Why I’ve Struggled Being A Friendly Woman

Too often, my friendliness has been mistaken for sexual interest.

Woman looks indifferent towards chiropractor studioroman | Canva / Chris6 | Getty Images / michaeljung | Getty Images

I’m super friendly. I smile pretty much all of the time. I remember your name and the names of your dog, spouse, and/or children. I will remember that you are training for a triathlon or visiting an exotic location soon, and I’ll ask you about it when I see you six months to a year later.

But it’s sometimes the bane of my existence.

Too often my friendliness has been mistaken for sexual interest by men, and the most recent event was with my own chiropractor.


In 2011, I developed a running injury that has plagued me for years. Every time I try to start running, I get a pinched nerve in my lower back that radiates all the way down to my ankle. In the last eight years, I’ve been on several rounds of steroids, done three different rounds of physical therapy, and lots of yoga. Nothing has helped to prevent the injury from happening again.


After I hurt it again in 2019, I decided to seek out a chiropractor, as that was the only option I hadn’t sought in the past.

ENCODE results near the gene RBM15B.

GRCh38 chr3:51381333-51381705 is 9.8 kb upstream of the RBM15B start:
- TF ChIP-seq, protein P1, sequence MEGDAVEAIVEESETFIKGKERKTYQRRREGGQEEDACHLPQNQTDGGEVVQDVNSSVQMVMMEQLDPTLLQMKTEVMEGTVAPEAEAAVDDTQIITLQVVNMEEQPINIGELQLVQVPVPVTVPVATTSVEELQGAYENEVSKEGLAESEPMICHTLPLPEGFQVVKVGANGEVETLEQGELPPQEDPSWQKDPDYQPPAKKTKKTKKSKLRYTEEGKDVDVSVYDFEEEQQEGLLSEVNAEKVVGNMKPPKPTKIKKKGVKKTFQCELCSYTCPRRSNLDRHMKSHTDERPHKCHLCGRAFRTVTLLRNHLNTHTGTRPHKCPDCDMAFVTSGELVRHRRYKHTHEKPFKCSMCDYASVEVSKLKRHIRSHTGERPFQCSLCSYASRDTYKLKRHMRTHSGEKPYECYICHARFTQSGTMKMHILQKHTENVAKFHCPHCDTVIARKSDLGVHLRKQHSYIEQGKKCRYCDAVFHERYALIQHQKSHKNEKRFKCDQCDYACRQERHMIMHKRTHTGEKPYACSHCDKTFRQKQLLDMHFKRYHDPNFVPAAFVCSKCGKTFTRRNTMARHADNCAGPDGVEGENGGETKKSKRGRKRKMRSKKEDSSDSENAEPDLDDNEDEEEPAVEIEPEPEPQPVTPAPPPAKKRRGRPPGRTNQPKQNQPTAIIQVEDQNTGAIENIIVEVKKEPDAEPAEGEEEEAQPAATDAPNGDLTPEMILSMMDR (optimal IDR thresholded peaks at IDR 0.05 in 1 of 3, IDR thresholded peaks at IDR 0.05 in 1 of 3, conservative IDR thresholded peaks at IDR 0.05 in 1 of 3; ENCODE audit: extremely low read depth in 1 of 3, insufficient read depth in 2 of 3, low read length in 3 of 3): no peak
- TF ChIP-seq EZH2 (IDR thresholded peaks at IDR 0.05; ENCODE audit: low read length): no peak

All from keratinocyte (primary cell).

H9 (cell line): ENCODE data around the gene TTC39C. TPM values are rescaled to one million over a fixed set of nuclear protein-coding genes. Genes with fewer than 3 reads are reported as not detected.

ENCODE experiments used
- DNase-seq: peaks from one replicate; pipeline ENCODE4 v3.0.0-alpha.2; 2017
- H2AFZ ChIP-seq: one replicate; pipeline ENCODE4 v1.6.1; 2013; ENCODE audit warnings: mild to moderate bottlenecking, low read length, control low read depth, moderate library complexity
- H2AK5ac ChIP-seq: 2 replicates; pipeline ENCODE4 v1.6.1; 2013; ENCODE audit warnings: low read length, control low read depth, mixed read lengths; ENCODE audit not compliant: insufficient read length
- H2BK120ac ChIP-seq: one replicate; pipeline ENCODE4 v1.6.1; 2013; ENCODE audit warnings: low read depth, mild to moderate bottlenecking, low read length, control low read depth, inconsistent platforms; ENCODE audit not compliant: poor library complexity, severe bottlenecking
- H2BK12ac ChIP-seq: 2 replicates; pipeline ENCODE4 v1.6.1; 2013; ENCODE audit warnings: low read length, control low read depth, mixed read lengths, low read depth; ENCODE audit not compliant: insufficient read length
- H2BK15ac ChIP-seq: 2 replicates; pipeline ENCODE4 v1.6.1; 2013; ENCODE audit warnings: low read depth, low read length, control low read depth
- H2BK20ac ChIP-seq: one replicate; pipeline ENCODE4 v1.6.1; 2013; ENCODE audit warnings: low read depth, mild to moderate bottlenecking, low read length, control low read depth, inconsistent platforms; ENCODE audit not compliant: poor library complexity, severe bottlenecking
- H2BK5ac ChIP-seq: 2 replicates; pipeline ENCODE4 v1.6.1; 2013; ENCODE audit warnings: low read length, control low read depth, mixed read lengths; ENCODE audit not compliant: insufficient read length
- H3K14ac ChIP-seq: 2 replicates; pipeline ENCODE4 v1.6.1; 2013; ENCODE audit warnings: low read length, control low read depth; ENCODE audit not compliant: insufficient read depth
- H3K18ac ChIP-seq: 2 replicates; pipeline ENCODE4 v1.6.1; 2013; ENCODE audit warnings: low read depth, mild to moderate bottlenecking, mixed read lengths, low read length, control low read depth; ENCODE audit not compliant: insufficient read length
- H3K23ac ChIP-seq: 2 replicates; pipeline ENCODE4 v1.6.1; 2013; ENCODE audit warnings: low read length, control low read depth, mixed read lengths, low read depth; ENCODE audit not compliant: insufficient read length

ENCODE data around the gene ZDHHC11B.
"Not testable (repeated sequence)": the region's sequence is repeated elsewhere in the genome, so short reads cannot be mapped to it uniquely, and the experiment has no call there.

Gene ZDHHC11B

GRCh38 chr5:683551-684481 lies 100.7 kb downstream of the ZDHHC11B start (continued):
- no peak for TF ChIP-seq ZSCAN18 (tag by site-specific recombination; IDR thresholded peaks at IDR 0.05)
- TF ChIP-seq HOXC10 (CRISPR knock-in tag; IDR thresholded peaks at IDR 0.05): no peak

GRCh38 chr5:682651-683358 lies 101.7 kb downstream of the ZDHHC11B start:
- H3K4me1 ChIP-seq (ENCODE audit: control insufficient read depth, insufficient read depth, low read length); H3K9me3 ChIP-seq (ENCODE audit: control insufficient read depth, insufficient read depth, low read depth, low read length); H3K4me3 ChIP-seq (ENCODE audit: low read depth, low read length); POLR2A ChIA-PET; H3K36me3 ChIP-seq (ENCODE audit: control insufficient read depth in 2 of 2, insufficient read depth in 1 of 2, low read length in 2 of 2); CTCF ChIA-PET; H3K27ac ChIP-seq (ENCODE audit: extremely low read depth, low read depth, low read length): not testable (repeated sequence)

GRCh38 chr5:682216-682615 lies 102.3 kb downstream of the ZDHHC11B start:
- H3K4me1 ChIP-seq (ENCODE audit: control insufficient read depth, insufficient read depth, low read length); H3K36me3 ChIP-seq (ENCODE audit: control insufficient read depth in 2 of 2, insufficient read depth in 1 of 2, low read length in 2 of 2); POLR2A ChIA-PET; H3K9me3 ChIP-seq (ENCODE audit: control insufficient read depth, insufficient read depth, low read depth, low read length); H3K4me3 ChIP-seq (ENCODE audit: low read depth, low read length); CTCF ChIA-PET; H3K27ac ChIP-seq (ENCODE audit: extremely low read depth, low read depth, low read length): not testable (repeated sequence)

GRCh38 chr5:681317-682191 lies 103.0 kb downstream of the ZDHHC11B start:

The chiropractor was married with two children, probably five to ten years older than me. Not all that good-looking, but a friendly guy. I did, though, notice things from the beginning that were odd about him.

He always made a point to touch my arm when he saw me, and then he started hugging me before any adjustments. I’m a huggy person, so I took it in stride. I did, in fact, witness him acting the same way with his other patients, so I rationalized that was just his personality: the "approachable" chiropractor.

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But then one day he asked me if I was dating. When I told him I was, he asked me how serious it was.

"We’re going to get married. We just aren’t engaged yet," I told him.

"Serious then!"

"Yup!" I responded.

At the end of that appointment, he let me know that if I was ever having any pain or discomfort at night or over the weekend, I could call him on his cell, a number he told me was on the clinic’s website.

It struck me again as odd, but I rationalized that he was just being a concerned professional, especially since it was obviously a number open to the public since it was listed on their website.

I also remembered that some of my previous doctors had offered me their personal cellphone numbers when I was having issues that concerned them. I didn’t remember, though, feeling weird when previous doctors had told me I could call them.


Being friendly, I knew the chiropractor liked comic books and the Marvel movies, so I’d ask him about them as a source of quick chit-chat whenever I’d be in for an adjustment. Several appointments went by with nothing striking me as weird. I got engaged to my now husband and also told him that.

Then one day, at the end of an adjustment, he started telling me about his collection of first-edition comic books.

"I have a lot," he told me.